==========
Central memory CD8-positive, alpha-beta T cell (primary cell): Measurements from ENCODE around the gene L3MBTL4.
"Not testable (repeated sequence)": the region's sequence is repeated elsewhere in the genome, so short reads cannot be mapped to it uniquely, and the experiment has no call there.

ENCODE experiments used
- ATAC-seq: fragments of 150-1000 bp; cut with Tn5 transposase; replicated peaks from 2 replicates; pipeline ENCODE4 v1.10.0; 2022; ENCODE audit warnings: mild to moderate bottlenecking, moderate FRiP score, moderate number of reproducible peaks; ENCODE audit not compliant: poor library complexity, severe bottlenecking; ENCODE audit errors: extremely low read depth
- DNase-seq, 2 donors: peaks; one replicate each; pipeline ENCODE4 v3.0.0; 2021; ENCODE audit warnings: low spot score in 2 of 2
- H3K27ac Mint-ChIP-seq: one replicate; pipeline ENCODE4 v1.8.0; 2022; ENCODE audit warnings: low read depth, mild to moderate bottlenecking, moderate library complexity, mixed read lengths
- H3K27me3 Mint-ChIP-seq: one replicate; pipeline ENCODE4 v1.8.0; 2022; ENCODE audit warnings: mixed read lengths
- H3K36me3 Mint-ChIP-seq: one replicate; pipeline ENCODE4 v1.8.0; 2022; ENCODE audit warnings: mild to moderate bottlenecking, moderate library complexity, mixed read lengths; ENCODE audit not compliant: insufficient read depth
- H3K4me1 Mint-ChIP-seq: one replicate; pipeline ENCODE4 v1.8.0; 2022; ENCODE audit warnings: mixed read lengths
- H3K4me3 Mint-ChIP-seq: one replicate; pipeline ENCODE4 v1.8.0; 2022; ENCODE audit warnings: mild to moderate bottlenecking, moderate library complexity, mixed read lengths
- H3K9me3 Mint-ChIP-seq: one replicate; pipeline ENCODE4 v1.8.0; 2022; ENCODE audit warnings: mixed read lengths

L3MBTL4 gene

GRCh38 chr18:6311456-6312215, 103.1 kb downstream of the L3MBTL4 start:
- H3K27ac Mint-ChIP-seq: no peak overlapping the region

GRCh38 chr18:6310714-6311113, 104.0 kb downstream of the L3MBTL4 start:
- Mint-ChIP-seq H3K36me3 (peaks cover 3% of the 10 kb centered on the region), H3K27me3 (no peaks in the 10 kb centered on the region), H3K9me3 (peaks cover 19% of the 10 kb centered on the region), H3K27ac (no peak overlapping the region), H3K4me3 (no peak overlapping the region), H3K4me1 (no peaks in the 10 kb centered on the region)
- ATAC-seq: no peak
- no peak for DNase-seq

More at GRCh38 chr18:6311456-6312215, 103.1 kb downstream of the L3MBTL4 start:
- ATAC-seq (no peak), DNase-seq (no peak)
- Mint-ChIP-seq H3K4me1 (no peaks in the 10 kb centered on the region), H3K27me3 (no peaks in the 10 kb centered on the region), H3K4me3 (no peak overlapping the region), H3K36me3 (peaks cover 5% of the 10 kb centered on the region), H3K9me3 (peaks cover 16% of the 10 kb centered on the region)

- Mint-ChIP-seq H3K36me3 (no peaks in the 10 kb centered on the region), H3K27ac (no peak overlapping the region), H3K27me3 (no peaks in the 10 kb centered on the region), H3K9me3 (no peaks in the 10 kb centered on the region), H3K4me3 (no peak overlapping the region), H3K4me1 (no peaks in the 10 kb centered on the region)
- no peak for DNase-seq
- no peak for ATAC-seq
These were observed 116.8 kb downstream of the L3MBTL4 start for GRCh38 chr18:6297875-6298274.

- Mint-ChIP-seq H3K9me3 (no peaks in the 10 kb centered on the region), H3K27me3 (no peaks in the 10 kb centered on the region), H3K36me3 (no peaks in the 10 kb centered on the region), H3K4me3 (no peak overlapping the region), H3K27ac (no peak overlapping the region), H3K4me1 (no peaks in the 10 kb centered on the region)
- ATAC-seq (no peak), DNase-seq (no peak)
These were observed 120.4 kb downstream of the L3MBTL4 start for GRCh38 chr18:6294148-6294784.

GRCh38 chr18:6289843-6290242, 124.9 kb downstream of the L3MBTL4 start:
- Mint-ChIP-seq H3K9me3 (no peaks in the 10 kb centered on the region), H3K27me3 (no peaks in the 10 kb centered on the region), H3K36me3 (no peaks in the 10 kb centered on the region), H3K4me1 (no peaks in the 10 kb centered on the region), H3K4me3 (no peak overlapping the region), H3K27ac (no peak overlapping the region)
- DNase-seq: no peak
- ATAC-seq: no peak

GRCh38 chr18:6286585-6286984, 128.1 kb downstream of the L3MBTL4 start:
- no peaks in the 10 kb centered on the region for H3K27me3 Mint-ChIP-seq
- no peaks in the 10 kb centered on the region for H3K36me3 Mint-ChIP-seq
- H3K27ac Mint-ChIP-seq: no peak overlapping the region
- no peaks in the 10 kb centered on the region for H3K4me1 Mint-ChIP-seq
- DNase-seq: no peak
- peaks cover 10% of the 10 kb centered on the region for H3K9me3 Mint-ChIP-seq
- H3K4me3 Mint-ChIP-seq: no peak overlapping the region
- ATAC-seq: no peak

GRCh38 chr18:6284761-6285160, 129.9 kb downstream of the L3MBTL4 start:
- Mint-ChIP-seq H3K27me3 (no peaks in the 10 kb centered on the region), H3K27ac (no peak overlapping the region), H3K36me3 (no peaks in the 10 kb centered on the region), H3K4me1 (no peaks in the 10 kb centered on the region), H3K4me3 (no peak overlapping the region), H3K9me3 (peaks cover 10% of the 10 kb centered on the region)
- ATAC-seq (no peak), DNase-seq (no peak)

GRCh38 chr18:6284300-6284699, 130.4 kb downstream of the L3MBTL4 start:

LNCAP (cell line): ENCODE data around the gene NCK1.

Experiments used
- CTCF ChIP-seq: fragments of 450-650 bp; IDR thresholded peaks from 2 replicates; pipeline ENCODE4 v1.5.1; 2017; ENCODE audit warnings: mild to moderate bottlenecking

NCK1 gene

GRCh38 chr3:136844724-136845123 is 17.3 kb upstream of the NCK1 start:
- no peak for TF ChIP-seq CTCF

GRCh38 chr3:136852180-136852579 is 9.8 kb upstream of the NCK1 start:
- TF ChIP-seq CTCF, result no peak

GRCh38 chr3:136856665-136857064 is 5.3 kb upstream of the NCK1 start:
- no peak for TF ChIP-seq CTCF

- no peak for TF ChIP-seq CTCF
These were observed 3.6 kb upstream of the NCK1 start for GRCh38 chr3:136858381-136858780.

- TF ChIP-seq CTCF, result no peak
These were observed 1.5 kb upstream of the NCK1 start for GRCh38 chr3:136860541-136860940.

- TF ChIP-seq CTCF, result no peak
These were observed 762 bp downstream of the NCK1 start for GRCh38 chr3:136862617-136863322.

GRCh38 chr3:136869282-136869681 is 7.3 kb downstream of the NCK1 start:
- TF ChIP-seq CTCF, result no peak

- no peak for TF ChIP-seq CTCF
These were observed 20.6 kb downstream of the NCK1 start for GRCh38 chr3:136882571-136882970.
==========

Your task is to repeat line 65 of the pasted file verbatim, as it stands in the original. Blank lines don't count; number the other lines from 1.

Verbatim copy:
These were observed 20.6 kb downstream of the NCK1 start for GRCh38 chr3:136882571-136882970.